Any sound can be written as a sum of sinusoidal functions. Sinusoidal functions include the sine function and the cosine function. More generally, you can write a sinusoidal function using a phase shift. A cosine wave is the same as a sine wave except with a phase shift. For an individual sinusoidal function, a phase shift is the same as a time delay.
If you have a complex sustained sound, such as from a musical instrument, then you can describe the sound by looking at the different frequency components -- that is, think of the wave as a sum of sinusoidal functions, and look at each of those sinusoids separately. When you write out the series of sinusoidal functions, you are writing out the "Fourier Series" describing the sound. If you have a time delay, you will get certain specific phase changes for the sinusoids. With a time delay, a sustained sound does not sound any different than without a time delay.
Mathematically you can add phase shifts individually to each of the sinusoidal functions. When you do this the waveform you would see, for example on an oscilloscope, can change dramatically. What is most interesting, though, is that what it sounds like to your ear does not change. That result is only for sustained tones and if the sounds are not too loud. When sounds are loud, non-linear effects in the electronics and/or in hearing can make a difference.
If you have time-changing signals (such as speech or the attack at the beginning and decay end of a sustained note) then adding random phase shifts can change the sound. If you play some singing backwords, it doesn't sound the same at all. Playing music backwards is equivalent to a special set of phase shifts.
Here is an example of two sounds, produced using a computer program, which use the exact same sinusoidal functions with the exact same amplitudes, but some of them have had a phase shift applied (e.g. were delayed or advanced in time compared to the other sinusoidal functions). The graph shows what the total waveforms look like. You can see they are very different. You can listen to the two sound files to compare how they sound. As long as you keep the volume low enough so that non-linear effects (in the electronics or in your hearing) are not important, most hear them as not just similar, but identical.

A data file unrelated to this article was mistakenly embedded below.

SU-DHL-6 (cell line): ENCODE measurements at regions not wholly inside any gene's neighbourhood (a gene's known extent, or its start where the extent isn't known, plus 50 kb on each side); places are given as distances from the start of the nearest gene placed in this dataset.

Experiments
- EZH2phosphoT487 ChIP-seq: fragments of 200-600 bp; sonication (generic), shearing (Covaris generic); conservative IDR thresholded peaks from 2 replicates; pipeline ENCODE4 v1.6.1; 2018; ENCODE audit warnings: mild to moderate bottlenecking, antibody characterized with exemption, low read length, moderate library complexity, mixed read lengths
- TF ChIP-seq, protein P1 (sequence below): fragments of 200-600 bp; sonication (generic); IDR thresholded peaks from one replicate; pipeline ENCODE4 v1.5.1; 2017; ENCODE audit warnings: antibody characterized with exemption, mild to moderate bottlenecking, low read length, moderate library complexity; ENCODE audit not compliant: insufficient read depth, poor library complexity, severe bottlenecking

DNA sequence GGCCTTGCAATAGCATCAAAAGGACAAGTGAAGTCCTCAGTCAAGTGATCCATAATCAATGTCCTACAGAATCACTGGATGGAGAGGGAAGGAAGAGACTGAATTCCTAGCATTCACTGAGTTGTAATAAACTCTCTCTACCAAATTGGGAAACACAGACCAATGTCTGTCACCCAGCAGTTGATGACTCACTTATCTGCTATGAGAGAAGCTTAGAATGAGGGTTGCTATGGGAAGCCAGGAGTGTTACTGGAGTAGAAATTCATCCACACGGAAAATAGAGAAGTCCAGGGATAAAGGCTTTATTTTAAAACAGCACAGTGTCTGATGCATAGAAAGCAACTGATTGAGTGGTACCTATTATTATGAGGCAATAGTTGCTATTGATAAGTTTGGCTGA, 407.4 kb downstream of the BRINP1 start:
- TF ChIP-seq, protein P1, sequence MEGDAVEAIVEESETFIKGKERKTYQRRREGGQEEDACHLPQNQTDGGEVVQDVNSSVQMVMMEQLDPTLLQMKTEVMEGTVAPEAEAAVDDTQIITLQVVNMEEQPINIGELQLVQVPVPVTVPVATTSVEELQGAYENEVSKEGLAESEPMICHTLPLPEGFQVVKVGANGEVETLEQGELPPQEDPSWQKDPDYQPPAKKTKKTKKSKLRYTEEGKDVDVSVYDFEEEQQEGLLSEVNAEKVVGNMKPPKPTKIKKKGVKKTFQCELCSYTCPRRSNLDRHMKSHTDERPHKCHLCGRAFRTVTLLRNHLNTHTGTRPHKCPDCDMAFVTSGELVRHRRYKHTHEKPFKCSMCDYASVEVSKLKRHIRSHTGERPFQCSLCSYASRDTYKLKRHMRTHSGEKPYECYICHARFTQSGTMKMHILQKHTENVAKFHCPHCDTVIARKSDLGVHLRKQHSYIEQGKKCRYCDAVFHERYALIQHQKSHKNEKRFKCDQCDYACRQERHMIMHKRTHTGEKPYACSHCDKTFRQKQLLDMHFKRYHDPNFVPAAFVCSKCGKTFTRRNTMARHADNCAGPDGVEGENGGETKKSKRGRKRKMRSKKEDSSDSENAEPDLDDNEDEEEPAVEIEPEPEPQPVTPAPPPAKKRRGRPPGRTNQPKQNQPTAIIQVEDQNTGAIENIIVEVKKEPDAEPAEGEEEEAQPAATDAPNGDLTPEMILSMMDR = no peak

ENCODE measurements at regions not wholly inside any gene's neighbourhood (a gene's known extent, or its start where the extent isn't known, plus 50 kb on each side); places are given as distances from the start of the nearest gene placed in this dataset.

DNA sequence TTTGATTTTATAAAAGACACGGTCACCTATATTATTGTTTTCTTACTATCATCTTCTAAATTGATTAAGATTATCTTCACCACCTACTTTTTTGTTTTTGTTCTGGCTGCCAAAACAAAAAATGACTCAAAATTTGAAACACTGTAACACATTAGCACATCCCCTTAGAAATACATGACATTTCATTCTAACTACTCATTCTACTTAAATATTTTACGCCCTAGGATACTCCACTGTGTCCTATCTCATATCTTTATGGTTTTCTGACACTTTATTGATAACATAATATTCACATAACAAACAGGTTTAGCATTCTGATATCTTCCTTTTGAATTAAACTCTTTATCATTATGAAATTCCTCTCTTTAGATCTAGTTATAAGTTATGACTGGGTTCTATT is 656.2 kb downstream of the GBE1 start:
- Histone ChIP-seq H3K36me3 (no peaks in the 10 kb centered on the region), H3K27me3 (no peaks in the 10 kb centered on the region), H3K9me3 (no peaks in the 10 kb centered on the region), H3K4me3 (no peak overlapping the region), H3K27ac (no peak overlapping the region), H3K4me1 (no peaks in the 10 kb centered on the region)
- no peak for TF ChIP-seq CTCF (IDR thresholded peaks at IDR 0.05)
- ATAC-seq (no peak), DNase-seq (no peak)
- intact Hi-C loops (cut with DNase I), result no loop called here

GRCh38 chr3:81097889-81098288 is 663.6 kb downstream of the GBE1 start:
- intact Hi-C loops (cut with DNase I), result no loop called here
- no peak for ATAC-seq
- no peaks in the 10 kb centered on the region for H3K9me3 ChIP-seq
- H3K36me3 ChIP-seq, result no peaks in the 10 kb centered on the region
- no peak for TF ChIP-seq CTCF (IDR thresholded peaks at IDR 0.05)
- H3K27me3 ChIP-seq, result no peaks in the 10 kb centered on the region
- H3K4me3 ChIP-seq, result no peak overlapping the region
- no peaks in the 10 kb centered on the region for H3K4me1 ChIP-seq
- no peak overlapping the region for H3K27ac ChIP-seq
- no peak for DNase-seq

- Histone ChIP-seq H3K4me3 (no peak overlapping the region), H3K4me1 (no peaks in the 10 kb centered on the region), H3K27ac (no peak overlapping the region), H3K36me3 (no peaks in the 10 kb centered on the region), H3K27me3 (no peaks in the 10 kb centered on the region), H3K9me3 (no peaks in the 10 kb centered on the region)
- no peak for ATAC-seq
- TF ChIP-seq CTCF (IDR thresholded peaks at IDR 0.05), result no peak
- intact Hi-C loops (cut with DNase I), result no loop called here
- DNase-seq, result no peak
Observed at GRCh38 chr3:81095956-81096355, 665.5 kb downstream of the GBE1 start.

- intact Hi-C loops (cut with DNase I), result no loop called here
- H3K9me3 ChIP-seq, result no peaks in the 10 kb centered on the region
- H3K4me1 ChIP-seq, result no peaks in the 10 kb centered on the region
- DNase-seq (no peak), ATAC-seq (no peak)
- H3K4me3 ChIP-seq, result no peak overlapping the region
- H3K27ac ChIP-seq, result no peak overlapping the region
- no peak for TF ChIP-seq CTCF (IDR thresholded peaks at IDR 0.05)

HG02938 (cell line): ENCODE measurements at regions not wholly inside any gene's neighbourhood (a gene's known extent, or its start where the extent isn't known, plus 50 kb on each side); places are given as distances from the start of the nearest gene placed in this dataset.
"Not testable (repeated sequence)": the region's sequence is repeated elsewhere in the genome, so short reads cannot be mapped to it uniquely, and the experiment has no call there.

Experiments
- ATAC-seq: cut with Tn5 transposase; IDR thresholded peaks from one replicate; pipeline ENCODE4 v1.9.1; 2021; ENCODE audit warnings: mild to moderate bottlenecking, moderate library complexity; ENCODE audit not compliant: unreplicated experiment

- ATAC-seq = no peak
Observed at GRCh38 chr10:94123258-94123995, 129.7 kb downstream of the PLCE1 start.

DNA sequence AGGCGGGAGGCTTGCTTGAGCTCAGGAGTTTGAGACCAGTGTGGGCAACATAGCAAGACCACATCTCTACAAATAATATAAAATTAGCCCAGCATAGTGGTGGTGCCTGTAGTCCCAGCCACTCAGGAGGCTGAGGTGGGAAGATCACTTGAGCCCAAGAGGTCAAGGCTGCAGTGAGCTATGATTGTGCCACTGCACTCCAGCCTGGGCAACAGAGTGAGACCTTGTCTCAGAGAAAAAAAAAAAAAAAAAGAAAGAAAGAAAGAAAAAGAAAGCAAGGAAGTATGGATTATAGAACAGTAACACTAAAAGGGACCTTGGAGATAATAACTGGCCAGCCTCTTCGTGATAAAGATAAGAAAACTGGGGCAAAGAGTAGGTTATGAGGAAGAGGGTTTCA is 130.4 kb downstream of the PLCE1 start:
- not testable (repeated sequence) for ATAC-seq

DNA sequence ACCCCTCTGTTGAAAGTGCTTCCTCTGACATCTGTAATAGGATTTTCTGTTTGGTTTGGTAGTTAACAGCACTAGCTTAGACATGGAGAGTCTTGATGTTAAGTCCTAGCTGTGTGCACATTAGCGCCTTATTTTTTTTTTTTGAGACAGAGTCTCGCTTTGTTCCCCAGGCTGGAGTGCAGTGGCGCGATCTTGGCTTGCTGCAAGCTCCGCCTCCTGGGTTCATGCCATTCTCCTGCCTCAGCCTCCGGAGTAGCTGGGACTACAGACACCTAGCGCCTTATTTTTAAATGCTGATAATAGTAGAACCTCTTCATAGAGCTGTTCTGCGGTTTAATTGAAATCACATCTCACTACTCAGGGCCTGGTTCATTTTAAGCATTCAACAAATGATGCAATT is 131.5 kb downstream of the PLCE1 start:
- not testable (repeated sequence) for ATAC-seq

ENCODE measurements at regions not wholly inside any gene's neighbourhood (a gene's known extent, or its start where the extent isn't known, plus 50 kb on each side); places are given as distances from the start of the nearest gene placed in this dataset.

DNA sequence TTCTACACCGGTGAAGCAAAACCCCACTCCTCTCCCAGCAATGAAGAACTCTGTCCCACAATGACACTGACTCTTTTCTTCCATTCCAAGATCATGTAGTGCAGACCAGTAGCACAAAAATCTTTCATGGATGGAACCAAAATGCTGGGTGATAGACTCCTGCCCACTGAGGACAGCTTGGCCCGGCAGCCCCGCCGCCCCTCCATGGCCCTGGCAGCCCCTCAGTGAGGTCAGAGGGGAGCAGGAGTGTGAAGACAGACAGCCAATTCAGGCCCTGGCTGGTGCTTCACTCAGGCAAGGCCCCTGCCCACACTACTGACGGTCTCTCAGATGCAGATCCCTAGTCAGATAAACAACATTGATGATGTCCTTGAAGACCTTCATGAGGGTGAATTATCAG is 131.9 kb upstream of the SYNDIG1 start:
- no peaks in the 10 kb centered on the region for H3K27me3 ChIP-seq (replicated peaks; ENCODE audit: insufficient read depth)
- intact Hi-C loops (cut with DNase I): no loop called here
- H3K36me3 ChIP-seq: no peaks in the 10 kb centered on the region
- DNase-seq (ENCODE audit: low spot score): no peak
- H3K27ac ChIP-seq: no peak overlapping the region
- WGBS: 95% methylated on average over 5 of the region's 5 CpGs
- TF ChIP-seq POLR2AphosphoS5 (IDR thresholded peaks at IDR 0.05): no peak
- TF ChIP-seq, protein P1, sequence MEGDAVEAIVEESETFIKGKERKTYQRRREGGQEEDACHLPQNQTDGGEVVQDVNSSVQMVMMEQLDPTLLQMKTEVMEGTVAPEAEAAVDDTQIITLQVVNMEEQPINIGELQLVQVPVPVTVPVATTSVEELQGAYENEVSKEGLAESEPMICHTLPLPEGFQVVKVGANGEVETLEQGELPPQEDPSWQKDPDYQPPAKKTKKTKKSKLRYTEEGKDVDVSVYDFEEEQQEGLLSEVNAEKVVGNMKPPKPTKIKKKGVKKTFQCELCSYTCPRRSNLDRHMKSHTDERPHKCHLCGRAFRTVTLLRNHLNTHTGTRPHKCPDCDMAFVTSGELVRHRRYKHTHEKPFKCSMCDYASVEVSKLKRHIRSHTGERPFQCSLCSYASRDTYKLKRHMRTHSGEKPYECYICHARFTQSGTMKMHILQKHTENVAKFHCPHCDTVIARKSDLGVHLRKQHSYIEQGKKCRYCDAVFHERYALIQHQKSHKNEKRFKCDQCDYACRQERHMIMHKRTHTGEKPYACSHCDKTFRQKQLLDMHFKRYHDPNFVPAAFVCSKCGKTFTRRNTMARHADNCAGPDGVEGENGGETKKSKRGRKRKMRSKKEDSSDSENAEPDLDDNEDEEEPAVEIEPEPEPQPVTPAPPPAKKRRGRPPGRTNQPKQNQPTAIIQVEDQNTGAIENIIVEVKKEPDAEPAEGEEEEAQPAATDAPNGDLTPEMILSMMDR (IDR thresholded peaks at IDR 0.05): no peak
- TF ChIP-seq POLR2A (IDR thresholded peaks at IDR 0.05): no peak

|Sound 1 (wav)|
|Sound 2 (wav)|
Hence, when comparing two sustained, periodic sounds, the waveform is probably not very informative. One can remove the phase shifts from recorded sounds to make a fairer comparison. Such a "phase-neutral" comparison is equivalent to comparing the amplitudes of the spectral components. That is one reason that spectra are so useful when comparing two signals -- they contain the most important information. Another equivalent comparison is through the "autocorrelation" of the signals -- a way of comparing a signal to a time-delayed version of itself.
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